Better late than never. After more than a decade of proposals, counter-proposals and deep policy analysis, June 22’s Yukon News finally reported that our backup fibre optic cable will go into operation by 2021.
Now the question is how to fill that fibre with bits and bytes streaming to and from high-paying tech jobs in the Yukon, now that companies don’t have to worry about getting cut off from their customers by the backhoe villains of Fort Nelson.
One example people talk about is New Brunswick’s “economic miracle” in the early 1990s. The province actively lured thousands of call centre jobs with a combination of a well-educated and bilingual labour force, robust telecommunications infrastructure and financial incentives.
ContactNB, an industry association, says that call centres contribute more than 18,000 jobs and a billion dollars to the New Brunswick economy. That’s not bad for a province with 750,000 people, even if the jobs number is down a few thousand from its peak a decade ago.
Economists continue to debate the effectiveness of such financial incentives. It’s often hard to tell whether a business investment would have happened even without a government cheque, or if the resulting tax revenue ever pays back the government’s investment. If not, the funding comes at the expense of other taxpayers or government programs eventually.
Nonetheless, New Brunswick’s call centre initiative is held up as one of the more successful programs among many less inspiring economic development schemes tried across Canada over the years.
So what lessons does it hold for Yukoners as we try to build a sustainable private-sector economy?
The good news is that the Yukon also has a well-educated workforce, with multilingual skills that would surprise a vice president of human resources from Toronto.
Strangely, our near total reliance on federal transfers is also a plus. New Brunswick gets only a third of its revenue from Ottawa, so the cost of providing financial incentives for the call centres of multinational companies falls more obviously on local taxpayers and companies.
The backup fibre will also reassure businesses that their Yukon operations won’t go dark for hours at a time. In the decade that we’ve been debating the backup fibre, however, industry standards have risen. Customers are looking for triple redundancy, higher protection for cables, and proximity to population centres. Even a few milliseconds matters to today’s spoiled internet users.
Furthermore, server farms and data storage is now relatively more important. We have cold temperatures which can help cool computers for free, but we also have very expensive electricity.
Perhaps the biggest difference between the Yukon today and New Brunswick in 1987 is that we have extremely low unemployment. Public sector jobs continue to grow in number, now representing 45 percent of employment. In May, our unemployment rate was just 2.7 percent, less than half the national average.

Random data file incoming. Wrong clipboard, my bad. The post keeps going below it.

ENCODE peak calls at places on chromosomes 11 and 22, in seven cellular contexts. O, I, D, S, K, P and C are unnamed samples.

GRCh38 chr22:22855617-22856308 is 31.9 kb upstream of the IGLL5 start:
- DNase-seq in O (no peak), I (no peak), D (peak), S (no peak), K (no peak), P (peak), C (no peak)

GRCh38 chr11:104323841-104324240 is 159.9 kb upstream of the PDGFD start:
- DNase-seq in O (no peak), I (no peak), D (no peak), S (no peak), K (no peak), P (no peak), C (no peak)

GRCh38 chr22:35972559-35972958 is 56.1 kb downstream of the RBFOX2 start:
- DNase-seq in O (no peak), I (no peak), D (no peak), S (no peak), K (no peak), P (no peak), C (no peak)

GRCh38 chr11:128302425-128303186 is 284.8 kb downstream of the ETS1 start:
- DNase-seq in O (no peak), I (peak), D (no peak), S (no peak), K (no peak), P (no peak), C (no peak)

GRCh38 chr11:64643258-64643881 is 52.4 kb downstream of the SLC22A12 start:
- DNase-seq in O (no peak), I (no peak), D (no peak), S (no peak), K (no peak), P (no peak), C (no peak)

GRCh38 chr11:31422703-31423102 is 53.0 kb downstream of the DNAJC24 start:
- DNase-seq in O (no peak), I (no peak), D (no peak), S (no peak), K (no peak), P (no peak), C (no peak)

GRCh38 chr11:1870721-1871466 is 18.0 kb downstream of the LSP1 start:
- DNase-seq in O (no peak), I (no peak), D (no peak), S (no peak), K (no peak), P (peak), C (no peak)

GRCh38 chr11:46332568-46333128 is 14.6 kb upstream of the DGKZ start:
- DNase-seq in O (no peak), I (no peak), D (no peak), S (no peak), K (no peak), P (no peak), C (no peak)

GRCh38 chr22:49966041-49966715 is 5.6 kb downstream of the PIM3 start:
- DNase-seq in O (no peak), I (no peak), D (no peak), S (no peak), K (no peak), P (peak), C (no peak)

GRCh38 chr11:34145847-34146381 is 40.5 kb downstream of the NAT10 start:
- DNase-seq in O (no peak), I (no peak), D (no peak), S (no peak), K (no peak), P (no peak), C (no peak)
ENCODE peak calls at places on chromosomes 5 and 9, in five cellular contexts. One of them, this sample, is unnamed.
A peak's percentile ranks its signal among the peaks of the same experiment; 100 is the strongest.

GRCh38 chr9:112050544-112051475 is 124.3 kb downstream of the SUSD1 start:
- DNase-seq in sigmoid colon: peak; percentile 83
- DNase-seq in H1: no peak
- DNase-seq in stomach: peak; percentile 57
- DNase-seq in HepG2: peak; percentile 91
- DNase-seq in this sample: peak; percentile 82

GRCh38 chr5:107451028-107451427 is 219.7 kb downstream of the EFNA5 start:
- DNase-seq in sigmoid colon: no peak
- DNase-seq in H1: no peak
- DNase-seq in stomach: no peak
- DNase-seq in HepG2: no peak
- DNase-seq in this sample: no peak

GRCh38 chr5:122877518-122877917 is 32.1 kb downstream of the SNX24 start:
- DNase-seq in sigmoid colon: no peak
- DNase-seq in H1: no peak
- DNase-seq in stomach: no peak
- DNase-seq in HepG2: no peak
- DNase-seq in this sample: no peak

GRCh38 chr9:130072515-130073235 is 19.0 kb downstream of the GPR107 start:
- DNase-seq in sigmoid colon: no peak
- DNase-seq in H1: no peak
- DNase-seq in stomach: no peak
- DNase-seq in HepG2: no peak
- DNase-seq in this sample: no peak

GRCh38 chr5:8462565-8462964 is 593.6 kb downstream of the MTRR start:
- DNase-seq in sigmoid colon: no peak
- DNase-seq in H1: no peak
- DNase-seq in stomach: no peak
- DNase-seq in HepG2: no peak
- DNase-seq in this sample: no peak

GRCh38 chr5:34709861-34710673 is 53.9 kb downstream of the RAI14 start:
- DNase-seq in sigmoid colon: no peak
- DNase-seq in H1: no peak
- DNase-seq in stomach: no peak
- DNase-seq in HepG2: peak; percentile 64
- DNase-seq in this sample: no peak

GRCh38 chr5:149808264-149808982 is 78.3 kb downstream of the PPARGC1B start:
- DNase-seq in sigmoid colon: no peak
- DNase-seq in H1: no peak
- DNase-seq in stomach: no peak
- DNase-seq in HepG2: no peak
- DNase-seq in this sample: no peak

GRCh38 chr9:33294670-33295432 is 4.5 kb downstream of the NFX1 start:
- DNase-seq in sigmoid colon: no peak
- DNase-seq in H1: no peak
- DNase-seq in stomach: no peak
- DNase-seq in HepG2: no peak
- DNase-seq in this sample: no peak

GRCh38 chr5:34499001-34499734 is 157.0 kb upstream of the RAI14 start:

Back in 1987 when the call-centre campaign kicked off, New Brunswick’s unemployment rate was a shocking 13.5 per cent.
The current labour shortage in the Yukon is good for workers. Average weekly earnings here are 12 per cent higher than the national average, and grew faster than inflation in 2017. Average weekly earnings in the Yukon’s public administration sector are more than 40 percent the figure for the average Canadian worker.
But this means companies thinking of taking advantage of our backup fibre face a labour shortage and competition from government for people.
Since the phone company will run the new backup fibre as well as the existing link, it’s unlikely internet prices will go down much.
Costly and scarce labour plus high energy and internet costs mean that the Yukon will seem relatively unattractive for larger, cost-sensitive businesses. I wouldn’t expect many server farms or customer-service operations unless the Yukon starts handing out some very generous corporate incentives.
So the focus should be on smaller, high-value kinds of jobs. The Yukon boasts low personal tax rates and no sales tax, which is good news for well-paid techies.
However, if our unemployment rate is low overall, you can bet that unemployment among Yukon techies is even lower. How will incoming companies find the talent they need to staff up in the Yukon?
A look at the degree offerings at UBC or the Southern Alberta Institute of Technology’s diplomas gives a hint of the kind of jobs we are talking about: programmers, web developers, cyber security specialists, network engineers, digital marketers, social media analysts, and so on.
The quest to fill our fibre capacity will be more difficult than New Brunswick’s call centre strategy. But there is one lesson from New Brunswick that definitely applies: the Yukon government needs to have a thoughtful, sustained and well-resourced campaign to lure telecommuters and small tech companies. It won’t happen overnight, but if we can attract a few hundred jobs a year from techies escaping the traffic and real estate prices of Vancouver, then over a decade that will add up to a sizeable Yukon tech sector.
Keith Halliday is a Yukon economist and author of the MacBride Museum’s Aurore of the Yukon series of historical children’s adventure novels. He is a Ma Murray award-winner for best columnist.